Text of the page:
Prison making violent inmate worse, lawyer tells judge

KITCHENER — The prison environment isn’t helping Renee Acoby rehabilitate, her lawyer said Thursday at Acoby’s dangerous offender hearing.

Paula Rochman said Acoby has spent the last six years locked up in segregation for 23 hours a day.

She can only leave her cell for an hour to exercise in a small, cement yard. She hasn’t had “normal human interaction for years,’’ Rochman said on the final day of the hearing in Superior Court.

Justice Gerry Taylor reserved his ruling, which he might release in February.

Rochman said Acoby’s conversations in prison are mainly with correctional officers and staff, except for brief exchanges with other inmates through vents in the walls and doors.

“One can’t expect her to improve where she is,’’ Rochman told Taylor who must decide if the 31-year-old Brandon, Man., native should be declared a dangerous offender. “It’s not a place to get better.’’

Rochman argued that Acoby, who’s been responsible for five hostage-takings at prisons across the country, and a sixth alleged incident in Nova Scotia, would behave differently in the community.

She wants the judge to impose a fixed sentence on Acoby for taking two staff hostage at Kitchener’s Grand Valley Institution for Women in 2005. Acoby has already pleaded guilty to the charges, and the Crown’s dangerous offender application has been part of her sentencing.

If designated a dangerous offender, she would likely be given an indefinite sentence. Her status would be reviewed every two years by the National Parole Board.

Rochman asked the judge not to include Acoby’s youth crimes as part of a pattern of violent behaviour, as the Crown has asked.

She argued that Acoby’s youth record consisted mainly of assaults, where no injuries were caused, and property offences.

To declare her a dangerous offender, the judge would have to find the Grand Valley hostage-takings were part of a long-standing pattern of similar offences or violent behaviour.

Prosecutor Mark Poland has argued that her aggressive and violent behaviour started as an adolescent. He disagreed Thursday that her youth offences were minor and didn’t involve injuries.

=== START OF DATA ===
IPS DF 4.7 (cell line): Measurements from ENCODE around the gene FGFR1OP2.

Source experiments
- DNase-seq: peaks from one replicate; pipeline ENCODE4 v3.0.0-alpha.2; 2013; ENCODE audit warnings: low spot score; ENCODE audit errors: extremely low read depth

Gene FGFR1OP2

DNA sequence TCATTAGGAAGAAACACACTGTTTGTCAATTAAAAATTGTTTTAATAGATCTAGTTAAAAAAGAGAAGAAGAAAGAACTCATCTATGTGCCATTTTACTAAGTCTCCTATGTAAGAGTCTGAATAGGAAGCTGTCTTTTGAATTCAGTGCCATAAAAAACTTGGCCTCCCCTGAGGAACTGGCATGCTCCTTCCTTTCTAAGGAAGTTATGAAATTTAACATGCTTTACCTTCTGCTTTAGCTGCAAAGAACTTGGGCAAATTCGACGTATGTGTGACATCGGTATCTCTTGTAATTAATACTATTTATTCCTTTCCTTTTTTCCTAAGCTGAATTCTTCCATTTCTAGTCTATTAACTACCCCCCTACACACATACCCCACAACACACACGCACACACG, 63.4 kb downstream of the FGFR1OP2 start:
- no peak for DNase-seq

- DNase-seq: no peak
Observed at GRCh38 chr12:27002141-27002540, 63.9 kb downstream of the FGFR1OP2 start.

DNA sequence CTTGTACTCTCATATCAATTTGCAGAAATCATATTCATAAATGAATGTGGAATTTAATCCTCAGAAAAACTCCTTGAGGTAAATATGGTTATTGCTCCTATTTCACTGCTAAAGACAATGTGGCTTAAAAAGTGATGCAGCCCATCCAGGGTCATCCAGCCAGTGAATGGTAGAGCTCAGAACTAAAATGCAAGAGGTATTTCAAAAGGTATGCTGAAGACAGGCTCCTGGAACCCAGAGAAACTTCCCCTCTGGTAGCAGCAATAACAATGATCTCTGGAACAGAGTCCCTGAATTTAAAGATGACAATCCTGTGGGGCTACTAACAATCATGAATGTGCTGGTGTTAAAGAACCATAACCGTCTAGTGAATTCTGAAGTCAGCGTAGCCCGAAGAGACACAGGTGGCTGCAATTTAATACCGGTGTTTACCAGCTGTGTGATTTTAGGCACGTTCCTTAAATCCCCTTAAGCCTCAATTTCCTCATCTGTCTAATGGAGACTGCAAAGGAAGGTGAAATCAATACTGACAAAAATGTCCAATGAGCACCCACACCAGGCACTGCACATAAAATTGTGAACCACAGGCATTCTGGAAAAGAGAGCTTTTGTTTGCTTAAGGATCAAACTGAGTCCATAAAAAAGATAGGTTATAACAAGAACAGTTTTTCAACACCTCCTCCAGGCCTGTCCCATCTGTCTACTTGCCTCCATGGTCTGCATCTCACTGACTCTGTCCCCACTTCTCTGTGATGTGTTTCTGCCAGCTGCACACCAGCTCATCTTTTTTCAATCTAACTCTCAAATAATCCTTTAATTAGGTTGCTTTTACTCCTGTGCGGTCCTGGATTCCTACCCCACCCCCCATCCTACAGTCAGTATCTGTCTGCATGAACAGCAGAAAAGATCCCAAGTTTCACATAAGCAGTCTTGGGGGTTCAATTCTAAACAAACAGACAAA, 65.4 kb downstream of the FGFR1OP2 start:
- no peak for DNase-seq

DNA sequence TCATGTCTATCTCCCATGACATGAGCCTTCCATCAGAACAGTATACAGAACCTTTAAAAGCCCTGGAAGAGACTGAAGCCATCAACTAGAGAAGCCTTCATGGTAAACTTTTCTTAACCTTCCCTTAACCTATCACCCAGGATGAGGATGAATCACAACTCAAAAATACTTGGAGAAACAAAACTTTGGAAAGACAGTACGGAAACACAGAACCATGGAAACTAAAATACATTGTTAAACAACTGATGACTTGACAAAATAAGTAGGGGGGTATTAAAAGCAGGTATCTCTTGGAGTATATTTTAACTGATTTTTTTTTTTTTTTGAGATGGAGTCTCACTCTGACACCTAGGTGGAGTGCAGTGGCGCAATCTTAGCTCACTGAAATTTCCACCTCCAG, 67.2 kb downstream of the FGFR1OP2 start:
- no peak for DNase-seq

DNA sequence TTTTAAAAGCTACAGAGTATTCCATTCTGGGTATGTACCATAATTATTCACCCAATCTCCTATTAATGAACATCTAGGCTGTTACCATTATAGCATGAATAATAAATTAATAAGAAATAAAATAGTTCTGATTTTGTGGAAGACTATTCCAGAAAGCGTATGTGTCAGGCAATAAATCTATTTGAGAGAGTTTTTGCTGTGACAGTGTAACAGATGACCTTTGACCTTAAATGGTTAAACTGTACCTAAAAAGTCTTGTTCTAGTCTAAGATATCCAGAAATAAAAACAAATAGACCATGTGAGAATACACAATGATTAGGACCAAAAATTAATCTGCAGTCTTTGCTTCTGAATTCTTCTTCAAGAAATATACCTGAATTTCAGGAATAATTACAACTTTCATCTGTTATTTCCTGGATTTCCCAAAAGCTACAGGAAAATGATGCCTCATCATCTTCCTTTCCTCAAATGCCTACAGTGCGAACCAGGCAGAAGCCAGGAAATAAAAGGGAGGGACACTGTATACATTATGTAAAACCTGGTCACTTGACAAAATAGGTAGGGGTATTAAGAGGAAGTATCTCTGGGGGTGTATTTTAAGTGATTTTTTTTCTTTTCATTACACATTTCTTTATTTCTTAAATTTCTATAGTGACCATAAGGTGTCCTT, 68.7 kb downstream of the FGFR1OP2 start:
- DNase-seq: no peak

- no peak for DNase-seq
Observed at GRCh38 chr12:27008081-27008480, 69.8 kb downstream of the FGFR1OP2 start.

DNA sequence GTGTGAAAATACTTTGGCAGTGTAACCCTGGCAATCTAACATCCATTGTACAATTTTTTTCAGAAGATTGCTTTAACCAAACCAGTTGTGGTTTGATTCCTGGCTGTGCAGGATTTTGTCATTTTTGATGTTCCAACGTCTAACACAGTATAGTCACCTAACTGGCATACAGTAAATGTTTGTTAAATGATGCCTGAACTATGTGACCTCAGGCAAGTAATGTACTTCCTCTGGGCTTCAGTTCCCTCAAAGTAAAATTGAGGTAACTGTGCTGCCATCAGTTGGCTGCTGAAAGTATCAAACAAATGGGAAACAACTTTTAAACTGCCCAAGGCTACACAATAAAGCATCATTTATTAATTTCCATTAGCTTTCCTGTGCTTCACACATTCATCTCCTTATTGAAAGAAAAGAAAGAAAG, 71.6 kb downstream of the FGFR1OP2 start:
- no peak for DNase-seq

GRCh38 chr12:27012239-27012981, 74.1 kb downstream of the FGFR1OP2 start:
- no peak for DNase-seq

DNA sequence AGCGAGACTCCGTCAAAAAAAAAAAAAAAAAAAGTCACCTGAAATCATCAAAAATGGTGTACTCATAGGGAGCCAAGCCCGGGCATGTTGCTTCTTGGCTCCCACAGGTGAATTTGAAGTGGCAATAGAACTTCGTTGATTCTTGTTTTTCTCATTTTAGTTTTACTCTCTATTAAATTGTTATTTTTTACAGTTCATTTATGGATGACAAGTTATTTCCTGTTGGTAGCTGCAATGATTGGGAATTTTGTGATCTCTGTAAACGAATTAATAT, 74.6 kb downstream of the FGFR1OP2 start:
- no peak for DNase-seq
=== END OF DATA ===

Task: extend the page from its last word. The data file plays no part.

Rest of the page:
Rochman suggested there is hope Acoby can change because she’s had some good periods in custody.

She “made phenomenal progress’’ after being moved to a Saskatchewan healing lodge for aboriginal inmates following the birth of her baby at the Saskatchewan Penitentiary in 2000, the lawyer said.

Rochman acknowledged Acoby then made a “stupid, tragic decision’’ by taking drugs. As a result, officials took her one-year-old daughter away from her.

Rochman said Acoby responded like an enraged mother animal separated from its young in the woods. She began an escape bid, but it turned into a hostage-taking.

“She felt like she lost her baby,’’ the lawyer said. “I think, in that moment, she really destroys her life.’’

Acoby went on to commit repeated crimes, including threats, assaults and more hostage-takings in years to follow. As a result, an initial sentence of 3½ years turned into a 2 ½-year sentence.

The judge has been told Acoby enjoyed inflicting pain and showed no remorse for her victims. Several female correctional officers have been unable to return to work because of the trauma they endured at her hands.

The judge asked Acoby if she had anything to say at the end of the hearing.

A tall, slim woman with long dark hair, Acoby stood and responded, “I hope you understand I am capable of rehabilitation. I hope you give me the chance to try to do that.’’

Rochman said Acoby has deteriorated while in prison and “ the behaviour just feeds on itself. It’s a bitter cycle down.’’

For her to improve, she needs opportunities to develop trusting relationships in prison, perhaps with outside people such as art therapists and native elders, she said.

The judge was given a report containing information about Acoby’s family background to use in sentencing.

Her mother, a Saulteaux member of the Swan Lake First Nation, was murdered by her father when Acoby was six months old. She was beaten to death with a tire iron and left in a ditch. Acoby and her two siblings were raised by their grandmother, who called herself their mother.

Acoby discovered the truth around age 10 when she overheard a drunken family conversation. She reacted with rage.

Acoby told the interviewer preparing the report that she is remorseful for her crimes.

“I have bawled when I read the victim-impact statements …’’ she said. “I feel horrible about the hostage-taking and the people involved.’’

Spending the last decade in prison “makes me feel hopeless,’’ she said. “Sometimes, I’m consumed by rage and frustration.

“Sometimes, just to try to feel some control in my life, I’ll hold onto my toothbrush so I won’t have to keep asking for it … having to earn it.’’

 

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